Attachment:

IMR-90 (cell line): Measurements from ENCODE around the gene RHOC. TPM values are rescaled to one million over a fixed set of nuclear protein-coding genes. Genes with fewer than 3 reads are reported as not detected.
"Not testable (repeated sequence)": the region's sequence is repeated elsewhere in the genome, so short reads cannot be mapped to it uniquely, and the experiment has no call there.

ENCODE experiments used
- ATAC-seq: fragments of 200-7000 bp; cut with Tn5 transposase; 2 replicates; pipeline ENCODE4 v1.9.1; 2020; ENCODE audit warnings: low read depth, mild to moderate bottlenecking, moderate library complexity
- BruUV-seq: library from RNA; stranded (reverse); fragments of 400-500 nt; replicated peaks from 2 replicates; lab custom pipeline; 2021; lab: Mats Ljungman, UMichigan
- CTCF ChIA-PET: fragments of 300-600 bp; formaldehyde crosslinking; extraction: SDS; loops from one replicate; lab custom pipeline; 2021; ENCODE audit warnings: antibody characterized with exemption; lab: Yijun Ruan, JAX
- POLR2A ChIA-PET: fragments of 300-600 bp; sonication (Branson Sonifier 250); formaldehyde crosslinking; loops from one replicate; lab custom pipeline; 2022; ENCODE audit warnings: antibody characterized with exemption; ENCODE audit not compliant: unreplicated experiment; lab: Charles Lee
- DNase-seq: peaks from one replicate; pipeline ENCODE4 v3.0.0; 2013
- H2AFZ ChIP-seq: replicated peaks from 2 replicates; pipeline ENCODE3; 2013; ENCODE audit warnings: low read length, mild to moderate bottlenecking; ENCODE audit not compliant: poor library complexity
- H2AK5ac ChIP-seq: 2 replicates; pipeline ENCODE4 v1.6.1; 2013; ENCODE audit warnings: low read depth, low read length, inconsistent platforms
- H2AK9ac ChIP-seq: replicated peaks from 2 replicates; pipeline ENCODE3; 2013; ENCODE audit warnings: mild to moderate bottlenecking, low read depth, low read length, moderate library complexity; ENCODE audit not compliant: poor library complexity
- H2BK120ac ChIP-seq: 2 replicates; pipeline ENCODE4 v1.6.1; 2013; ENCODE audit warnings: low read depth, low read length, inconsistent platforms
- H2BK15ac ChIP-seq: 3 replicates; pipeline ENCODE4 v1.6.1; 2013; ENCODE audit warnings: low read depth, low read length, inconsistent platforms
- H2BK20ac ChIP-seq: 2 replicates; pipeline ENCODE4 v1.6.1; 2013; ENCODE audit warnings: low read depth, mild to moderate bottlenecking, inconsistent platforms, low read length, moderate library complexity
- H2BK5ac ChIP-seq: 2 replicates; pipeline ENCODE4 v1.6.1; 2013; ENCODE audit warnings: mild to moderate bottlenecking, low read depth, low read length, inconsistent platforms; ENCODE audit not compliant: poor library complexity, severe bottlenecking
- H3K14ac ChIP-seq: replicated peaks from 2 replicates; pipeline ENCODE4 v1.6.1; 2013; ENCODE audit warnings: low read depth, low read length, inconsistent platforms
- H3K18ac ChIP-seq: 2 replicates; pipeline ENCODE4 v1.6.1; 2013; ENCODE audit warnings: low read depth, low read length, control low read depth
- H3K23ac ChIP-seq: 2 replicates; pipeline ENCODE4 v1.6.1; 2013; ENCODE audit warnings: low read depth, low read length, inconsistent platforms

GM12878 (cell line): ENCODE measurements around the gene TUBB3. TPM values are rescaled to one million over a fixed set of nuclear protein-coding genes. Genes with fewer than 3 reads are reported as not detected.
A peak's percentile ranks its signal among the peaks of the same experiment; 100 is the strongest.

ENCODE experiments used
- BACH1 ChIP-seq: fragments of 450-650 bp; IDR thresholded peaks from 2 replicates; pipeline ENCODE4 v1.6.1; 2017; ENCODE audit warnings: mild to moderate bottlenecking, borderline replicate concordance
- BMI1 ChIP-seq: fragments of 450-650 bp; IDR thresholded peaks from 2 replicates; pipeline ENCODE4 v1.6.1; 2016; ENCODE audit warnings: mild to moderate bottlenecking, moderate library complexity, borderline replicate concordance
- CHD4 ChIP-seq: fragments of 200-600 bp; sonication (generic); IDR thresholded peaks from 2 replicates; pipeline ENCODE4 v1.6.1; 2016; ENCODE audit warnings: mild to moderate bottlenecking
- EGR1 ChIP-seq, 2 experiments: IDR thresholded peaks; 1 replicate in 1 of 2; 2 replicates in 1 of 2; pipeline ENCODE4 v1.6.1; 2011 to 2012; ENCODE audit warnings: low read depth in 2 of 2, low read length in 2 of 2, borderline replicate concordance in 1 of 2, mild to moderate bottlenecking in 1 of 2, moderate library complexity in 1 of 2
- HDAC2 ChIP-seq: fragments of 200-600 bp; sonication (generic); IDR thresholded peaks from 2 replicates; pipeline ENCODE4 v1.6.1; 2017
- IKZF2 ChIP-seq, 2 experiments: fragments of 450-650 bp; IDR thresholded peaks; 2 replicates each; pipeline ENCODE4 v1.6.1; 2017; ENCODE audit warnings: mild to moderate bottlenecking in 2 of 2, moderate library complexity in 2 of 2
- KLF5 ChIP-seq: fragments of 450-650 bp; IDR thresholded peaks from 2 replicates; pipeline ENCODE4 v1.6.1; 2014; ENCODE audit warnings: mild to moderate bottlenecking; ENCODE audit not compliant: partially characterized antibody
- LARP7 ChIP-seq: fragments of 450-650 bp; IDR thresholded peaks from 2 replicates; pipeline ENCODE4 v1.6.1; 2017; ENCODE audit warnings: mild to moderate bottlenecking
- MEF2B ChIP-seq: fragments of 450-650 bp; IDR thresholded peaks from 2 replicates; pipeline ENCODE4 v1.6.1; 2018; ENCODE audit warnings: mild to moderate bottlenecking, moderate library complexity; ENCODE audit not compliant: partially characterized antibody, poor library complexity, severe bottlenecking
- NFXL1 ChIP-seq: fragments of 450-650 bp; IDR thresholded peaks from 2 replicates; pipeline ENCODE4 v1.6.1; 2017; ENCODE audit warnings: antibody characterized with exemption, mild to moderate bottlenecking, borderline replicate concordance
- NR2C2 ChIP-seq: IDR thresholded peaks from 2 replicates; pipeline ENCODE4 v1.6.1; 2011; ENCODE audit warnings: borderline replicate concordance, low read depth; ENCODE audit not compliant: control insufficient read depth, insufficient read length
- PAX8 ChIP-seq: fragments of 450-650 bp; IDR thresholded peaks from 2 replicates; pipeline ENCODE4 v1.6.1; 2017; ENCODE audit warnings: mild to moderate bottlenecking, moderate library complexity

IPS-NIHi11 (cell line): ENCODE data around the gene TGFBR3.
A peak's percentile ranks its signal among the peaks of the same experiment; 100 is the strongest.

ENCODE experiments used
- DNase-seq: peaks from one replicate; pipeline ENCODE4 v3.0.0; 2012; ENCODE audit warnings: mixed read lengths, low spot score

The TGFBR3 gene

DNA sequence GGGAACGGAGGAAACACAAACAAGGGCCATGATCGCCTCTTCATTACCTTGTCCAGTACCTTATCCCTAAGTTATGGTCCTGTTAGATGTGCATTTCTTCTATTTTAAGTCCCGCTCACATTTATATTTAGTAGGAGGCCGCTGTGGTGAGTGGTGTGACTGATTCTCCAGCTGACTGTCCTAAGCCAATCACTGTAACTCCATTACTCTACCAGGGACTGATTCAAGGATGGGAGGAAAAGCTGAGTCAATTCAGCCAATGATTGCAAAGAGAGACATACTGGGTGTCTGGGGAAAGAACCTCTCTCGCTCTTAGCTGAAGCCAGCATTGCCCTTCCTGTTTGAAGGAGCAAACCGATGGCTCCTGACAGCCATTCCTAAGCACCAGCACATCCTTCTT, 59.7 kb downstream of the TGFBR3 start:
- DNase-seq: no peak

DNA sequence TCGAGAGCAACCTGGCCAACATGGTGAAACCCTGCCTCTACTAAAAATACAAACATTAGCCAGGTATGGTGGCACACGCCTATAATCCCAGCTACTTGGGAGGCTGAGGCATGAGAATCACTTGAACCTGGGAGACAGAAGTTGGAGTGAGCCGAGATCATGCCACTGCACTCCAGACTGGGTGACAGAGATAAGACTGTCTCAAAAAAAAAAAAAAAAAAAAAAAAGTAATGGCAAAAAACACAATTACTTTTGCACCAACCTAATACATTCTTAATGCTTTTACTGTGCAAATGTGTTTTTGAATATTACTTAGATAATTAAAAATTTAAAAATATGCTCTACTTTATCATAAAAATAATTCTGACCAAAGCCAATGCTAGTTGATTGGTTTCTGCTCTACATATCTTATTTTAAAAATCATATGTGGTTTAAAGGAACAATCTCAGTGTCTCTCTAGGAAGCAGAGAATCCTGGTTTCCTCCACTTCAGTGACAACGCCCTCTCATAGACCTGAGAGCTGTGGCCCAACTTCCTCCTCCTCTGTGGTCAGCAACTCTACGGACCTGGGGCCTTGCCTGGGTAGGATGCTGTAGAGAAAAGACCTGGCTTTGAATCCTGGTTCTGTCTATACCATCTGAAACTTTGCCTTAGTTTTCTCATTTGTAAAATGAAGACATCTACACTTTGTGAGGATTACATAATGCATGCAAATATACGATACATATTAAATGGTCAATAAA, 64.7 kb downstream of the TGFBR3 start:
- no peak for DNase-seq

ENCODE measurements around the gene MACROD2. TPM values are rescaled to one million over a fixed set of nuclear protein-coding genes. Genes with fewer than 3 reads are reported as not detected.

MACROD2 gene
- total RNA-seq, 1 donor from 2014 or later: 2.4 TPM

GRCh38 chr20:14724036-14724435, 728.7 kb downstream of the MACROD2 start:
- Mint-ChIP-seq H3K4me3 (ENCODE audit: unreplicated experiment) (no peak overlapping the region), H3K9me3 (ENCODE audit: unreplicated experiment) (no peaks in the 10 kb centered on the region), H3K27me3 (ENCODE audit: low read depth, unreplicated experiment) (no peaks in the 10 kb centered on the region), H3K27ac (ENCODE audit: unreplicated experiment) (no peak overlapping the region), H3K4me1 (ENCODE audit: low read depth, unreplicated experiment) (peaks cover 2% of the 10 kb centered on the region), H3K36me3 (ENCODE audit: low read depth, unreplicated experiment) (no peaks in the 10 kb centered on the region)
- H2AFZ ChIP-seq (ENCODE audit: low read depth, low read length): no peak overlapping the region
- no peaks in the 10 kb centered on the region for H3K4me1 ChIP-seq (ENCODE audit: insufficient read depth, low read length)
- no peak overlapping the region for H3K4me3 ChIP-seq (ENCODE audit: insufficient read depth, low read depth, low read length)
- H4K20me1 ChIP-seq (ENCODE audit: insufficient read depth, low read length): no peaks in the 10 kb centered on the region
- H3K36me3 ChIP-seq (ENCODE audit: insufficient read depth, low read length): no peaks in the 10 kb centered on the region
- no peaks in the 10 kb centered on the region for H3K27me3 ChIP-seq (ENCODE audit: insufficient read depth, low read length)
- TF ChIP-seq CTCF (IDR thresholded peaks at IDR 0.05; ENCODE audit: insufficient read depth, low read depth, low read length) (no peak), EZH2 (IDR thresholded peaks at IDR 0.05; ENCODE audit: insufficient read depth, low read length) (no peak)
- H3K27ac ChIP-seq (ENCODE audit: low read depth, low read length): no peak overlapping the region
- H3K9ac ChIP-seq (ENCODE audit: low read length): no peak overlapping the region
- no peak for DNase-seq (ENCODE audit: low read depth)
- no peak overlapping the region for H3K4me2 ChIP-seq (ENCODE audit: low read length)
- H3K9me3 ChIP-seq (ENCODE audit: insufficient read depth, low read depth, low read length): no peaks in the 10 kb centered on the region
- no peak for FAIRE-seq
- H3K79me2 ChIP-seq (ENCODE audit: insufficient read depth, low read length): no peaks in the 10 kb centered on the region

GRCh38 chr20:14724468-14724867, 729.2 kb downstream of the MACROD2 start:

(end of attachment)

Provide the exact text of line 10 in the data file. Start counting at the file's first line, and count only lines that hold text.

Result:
- H2AK5ac ChIP-seq: 2 replicates; pipeline ENCODE4 v1.6.1; 2013; ENCODE audit warnings: low read depth, low read length, inconsistent platforms